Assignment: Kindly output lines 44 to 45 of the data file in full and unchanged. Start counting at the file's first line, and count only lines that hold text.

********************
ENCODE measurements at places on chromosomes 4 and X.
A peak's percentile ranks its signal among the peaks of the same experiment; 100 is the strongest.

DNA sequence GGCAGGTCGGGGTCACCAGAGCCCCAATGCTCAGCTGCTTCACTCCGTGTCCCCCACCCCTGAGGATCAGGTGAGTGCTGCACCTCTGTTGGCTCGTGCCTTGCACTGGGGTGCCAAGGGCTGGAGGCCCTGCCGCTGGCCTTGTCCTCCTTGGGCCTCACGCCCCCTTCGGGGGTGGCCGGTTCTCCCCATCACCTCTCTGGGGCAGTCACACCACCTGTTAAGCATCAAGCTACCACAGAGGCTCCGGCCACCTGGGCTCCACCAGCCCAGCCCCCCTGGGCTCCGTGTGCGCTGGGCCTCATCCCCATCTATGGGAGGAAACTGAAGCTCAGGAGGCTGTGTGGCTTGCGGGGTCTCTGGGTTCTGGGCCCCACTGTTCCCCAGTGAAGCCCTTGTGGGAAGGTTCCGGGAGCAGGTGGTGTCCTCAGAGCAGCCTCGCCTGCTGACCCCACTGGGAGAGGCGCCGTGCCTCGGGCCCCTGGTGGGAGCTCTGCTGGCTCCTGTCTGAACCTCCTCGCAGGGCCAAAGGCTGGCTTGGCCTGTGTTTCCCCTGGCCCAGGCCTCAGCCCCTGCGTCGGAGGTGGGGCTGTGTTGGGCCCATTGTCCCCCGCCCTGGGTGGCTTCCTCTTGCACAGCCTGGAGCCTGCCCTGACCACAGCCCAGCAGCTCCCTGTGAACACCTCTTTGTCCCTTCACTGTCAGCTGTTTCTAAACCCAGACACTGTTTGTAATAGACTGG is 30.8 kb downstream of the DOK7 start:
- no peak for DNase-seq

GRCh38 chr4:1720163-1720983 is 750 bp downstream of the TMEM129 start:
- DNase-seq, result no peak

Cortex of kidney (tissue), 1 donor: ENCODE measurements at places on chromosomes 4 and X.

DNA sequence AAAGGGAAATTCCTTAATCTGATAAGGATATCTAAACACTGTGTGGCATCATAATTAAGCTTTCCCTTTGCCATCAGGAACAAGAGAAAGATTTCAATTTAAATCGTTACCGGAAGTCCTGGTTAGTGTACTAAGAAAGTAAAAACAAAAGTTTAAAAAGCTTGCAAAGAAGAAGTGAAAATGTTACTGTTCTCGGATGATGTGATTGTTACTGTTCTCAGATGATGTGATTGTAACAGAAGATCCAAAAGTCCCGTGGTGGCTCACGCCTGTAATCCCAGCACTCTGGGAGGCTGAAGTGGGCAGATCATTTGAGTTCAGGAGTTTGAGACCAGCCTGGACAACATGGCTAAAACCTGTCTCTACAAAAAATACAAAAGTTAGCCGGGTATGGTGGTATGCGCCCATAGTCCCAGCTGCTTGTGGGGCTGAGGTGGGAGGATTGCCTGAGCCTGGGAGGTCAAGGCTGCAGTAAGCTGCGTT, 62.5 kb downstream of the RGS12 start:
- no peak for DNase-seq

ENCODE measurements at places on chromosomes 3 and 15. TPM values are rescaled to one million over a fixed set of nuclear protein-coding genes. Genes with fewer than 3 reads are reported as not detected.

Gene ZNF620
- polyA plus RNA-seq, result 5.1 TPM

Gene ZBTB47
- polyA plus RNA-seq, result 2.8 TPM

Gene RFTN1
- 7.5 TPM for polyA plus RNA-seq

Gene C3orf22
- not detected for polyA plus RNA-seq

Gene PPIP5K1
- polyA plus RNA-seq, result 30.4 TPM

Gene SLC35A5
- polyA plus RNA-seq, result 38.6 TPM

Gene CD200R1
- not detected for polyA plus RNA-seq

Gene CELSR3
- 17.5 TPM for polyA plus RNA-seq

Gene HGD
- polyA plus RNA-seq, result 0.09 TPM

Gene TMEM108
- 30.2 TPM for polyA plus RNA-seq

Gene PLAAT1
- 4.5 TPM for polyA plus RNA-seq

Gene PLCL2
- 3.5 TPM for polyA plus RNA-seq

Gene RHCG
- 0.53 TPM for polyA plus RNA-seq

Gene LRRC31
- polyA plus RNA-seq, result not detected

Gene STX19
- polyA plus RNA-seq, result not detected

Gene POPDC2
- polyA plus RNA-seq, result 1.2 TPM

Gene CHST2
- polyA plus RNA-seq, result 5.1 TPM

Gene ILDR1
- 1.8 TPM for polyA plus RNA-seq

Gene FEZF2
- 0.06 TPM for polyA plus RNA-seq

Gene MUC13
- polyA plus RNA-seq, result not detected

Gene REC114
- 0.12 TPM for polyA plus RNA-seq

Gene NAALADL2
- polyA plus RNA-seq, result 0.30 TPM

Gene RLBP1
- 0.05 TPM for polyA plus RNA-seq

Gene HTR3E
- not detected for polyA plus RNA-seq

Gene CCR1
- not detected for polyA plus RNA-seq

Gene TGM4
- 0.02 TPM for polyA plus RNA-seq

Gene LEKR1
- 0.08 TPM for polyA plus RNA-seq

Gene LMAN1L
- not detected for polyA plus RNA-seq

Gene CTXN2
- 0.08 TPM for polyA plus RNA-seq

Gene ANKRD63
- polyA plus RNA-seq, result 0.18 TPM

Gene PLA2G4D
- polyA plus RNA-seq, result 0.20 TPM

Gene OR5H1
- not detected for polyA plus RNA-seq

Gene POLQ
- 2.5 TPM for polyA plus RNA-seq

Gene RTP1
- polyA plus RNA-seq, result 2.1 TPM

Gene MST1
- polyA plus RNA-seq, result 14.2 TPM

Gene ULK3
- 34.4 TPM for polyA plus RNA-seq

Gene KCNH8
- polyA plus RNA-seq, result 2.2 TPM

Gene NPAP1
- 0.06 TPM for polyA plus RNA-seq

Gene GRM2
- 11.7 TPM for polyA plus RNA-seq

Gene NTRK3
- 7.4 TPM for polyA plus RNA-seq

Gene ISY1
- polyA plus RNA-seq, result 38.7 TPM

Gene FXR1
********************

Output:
- polyA plus RNA-seq, result 5.1 TPM

Gene ILDR1